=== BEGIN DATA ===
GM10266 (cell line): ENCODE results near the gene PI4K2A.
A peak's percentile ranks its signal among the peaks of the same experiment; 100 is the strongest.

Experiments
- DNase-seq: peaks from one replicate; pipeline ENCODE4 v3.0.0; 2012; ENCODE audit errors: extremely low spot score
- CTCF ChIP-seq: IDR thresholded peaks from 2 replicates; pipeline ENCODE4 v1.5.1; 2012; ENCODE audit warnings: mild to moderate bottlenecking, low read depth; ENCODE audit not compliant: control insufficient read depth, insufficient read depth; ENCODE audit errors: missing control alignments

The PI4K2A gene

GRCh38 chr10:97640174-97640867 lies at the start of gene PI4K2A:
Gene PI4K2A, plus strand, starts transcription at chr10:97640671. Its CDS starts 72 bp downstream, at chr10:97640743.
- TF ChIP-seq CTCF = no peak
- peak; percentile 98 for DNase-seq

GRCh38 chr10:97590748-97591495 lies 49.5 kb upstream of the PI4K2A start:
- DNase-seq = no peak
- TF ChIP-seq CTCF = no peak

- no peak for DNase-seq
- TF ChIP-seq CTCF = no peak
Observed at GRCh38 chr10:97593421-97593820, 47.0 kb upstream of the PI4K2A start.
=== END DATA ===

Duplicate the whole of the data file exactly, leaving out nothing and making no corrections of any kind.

GM10266 (cell line): ENCODE results near the gene PI4K2A.
A peak's percentile ranks its signal among the peaks of the same experiment; 100 is the strongest.

Experiments
- DNase-seq: peaks from one replicate; pipeline ENCODE4 v3.0.0; 2012; ENCODE audit errors: extremely low spot score
- CTCF ChIP-seq: IDR thresholded peaks from 2 replicates; pipeline ENCODE4 v1.5.1; 2012; ENCODE audit warnings: mild to moderate bottlenecking, low read depth; ENCODE audit not compliant: control insufficient read depth, insufficient read depth; ENCODE audit errors: missing control alignments

The PI4K2A gene

GRCh38 chr10:97640174-97640867 lies at the start of gene PI4K2A:
Gene PI4K2A, plus strand, starts transcription at chr10:97640671. Its CDS starts 72 bp downstream, at chr10:97640743.
- TF ChIP-seq CTCF = no peak
- peak; percentile 98 for DNase-seq

GRCh38 chr10:97590748-97591495 lies 49.5 kb upstream of the PI4K2A start:
- DNase-seq = no peak
- TF ChIP-seq CTCF = no peak

- no peak for DNase-seq
- TF ChIP-seq CTCF = no peak
Observed at GRCh38 chr10:97593421-97593820, 47.0 kb upstream of the PI4K2A start.